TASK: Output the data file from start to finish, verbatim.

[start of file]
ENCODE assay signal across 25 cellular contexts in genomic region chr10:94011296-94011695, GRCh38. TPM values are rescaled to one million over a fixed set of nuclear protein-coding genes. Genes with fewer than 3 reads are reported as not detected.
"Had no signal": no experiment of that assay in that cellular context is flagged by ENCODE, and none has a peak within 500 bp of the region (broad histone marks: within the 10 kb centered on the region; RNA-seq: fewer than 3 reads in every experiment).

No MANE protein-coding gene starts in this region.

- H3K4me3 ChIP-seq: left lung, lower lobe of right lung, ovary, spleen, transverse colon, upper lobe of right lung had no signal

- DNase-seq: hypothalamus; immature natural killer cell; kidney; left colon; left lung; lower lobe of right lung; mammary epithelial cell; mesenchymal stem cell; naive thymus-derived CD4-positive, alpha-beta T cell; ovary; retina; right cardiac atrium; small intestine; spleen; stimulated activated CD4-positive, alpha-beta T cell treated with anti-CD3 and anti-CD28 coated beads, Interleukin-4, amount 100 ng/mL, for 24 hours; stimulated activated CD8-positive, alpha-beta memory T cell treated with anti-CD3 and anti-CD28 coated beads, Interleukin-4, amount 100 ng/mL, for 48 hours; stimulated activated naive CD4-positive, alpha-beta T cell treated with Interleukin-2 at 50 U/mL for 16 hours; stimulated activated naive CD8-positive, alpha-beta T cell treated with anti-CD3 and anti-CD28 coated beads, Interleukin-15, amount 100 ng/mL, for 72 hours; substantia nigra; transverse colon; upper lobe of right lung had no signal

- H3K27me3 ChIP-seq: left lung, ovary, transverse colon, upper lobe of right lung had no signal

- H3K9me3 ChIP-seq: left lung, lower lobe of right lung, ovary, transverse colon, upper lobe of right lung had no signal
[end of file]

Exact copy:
ENCODE assay signal across 25 cellular contexts in genomic region chr10:94011296-94011695, GRCh38. TPM values are rescaled to one million over a fixed set of nuclear protein-coding genes. Genes with fewer than 3 reads are reported as not detected.
"Had no signal": no experiment of that assay in that cellular context is flagged by ENCODE, and none has a peak within 500 bp of the region (broad histone marks: within the 10 kb centered on the region; RNA-seq: fewer than 3 reads in every experiment).

No MANE protein-coding gene starts in this region.

- H3K4me3 ChIP-seq: left lung, lower lobe of right lung, ovary, spleen, transverse colon, upper lobe of right lung had no signal

- DNase-seq: hypothalamus; immature natural killer cell; kidney; left colon; left lung; lower lobe of right lung; mammary epithelial cell; mesenchymal stem cell; naive thymus-derived CD4-positive, alpha-beta T cell; ovary; retina; right cardiac atrium; small intestine; spleen; stimulated activated CD4-positive, alpha-beta T cell treated with anti-CD3 and anti-CD28 coated beads, Interleukin-4, amount 100 ng/mL, for 24 hours; stimulated activated CD8-positive, alpha-beta memory T cell treated with anti-CD3 and anti-CD28 coated beads, Interleukin-4, amount 100 ng/mL, for 48 hours; stimulated activated naive CD4-positive, alpha-beta T cell treated with Interleukin-2 at 50 U/mL for 16 hours; stimulated activated naive CD8-positive, alpha-beta T cell treated with anti-CD3 and anti-CD28 coated beads, Interleukin-15, amount 100 ng/mL, for 72 hours; substantia nigra; transverse colon; upper lobe of right lung had no signal

- H3K27me3 ChIP-seq: left lung, ovary, transverse colon, upper lobe of right lung had no signal

- H3K9me3 ChIP-seq: left lung, lower lobe of right lung, ovary, transverse colon, upper lobe of right lung had no signal